This was most evident in the Q&A banter, as about every three songs he would either launch into a story (which were often hilarious and a bit bawdy) and/or simply ask, “Any questions at this point?” There always were, ranging anywhere from rumors of who/what he was currently working on, to who/what certain songs or lyrics were about, to how his parents felt about the current abandonment of his faith.

It was during these discussions that I figured out how he pretty much views himself, at this point anyway, as a folk artist. I found this especially fascinating when one guy pointed out that many of the songs he was playing that night had different arrangements than those found on the albums, to which he explained, to summarize, that at the time of recording, these songs were still new to him and it took time playing them out on the road to get to know them better, and therefore more how to play them. That struck me as very folky, very artistic and very true to a medium that must be in constant flux to remain relevant and enjoyable, for both artist and audience. And while Bazan is not necessarily trying to keep up with today’s musical trends, he’s certainly trying to keep himself in a constant state of dynamic awareness, presenting a product that is familiar (aka marketable, which as a working musician is a conscious effort) and yet unique unto itself, which (as I’ve said a bazillion times) is what makes a great artist truly great.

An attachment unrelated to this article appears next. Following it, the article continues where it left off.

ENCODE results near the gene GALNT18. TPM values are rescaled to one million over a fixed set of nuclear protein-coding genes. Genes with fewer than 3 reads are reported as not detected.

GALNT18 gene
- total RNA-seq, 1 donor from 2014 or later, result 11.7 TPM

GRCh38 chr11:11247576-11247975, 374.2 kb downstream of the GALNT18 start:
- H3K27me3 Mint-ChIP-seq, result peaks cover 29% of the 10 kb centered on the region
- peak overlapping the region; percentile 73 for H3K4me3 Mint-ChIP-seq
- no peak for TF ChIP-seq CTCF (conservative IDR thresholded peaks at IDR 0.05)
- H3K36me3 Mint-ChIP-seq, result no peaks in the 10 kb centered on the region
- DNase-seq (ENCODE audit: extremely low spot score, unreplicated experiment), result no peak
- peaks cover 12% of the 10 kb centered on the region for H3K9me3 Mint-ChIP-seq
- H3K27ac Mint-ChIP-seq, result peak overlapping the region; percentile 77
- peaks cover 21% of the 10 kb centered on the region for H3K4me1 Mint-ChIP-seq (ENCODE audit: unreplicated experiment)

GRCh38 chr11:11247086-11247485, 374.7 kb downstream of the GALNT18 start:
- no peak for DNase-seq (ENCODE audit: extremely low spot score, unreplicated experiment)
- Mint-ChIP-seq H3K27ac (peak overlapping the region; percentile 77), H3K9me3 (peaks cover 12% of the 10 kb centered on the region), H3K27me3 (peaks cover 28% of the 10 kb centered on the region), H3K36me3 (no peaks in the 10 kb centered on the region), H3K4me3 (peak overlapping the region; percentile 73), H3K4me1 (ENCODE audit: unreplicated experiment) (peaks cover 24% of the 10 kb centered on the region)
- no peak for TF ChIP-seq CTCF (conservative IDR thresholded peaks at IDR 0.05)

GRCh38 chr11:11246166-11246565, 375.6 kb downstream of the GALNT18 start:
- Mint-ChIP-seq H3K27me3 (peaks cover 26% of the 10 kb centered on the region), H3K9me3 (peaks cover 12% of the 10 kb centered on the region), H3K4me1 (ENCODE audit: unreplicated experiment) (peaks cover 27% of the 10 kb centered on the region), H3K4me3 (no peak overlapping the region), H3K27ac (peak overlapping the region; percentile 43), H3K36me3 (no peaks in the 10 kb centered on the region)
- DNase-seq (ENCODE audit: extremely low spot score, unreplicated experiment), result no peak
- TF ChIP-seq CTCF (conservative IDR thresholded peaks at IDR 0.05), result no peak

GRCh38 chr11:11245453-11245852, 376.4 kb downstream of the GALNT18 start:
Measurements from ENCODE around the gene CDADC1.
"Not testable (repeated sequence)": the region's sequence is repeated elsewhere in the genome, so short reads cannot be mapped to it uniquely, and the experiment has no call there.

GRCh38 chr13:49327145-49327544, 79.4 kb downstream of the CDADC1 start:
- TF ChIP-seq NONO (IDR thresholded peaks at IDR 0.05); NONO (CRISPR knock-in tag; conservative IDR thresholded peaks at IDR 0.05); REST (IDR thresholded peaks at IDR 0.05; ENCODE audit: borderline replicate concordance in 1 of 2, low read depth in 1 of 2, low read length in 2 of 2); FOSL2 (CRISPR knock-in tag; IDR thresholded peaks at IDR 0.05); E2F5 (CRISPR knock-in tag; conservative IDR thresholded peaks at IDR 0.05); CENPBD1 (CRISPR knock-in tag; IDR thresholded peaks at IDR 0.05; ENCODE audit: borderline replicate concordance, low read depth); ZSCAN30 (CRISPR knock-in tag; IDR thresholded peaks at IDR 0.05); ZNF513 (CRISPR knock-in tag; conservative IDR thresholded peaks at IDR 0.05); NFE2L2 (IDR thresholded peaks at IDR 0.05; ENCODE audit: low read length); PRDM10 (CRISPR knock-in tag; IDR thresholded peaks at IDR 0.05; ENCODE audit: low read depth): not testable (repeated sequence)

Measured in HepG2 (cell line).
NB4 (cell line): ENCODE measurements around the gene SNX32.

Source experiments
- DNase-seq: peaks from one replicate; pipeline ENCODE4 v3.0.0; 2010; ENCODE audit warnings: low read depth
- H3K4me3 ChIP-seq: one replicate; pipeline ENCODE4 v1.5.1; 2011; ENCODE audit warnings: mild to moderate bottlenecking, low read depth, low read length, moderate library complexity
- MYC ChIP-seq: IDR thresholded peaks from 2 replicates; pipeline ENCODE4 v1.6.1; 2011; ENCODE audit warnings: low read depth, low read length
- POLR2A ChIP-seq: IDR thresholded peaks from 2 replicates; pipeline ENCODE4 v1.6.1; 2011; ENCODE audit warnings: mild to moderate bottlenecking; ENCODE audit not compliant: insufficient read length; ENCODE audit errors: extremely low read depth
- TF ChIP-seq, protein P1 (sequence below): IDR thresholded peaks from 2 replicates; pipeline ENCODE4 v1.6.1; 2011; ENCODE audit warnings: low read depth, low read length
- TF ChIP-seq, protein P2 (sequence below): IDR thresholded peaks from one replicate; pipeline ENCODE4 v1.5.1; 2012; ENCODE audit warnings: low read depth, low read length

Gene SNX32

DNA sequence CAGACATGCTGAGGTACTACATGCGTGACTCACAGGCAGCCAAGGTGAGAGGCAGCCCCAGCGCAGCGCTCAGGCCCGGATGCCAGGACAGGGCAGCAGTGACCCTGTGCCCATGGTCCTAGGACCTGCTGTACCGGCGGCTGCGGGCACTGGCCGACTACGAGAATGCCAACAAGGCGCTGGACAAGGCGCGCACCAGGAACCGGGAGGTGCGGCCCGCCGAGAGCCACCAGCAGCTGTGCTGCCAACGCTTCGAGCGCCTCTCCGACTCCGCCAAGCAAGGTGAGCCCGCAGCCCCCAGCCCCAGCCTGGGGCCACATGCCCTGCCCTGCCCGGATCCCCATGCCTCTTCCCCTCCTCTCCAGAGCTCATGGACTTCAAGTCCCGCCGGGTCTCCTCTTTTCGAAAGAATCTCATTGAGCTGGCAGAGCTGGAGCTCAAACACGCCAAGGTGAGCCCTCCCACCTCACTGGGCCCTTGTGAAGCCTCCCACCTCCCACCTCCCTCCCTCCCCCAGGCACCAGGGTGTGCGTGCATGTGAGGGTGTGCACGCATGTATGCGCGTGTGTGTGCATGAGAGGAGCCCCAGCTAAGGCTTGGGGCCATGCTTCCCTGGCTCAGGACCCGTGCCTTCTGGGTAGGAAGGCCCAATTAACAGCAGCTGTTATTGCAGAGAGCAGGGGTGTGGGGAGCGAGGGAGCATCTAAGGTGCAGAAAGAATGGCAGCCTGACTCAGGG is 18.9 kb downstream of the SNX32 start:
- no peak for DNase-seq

When it was all said and done, I didn’t get to hear the one song I’d have really liked to (The Fleecing from Achilles Heel), but I walked away enlightened and touched. It was a fitting end to two decades worth of great shows, as quiet and somber as the first back in September of 1992 was noisy and joyous, with the sobriety of age and experience providing an entirely different perspective on the performance, and taking away something that would have never been possible in my teens.

So thanks for the memories Dave, Nashville and of course, Paul the Spivey.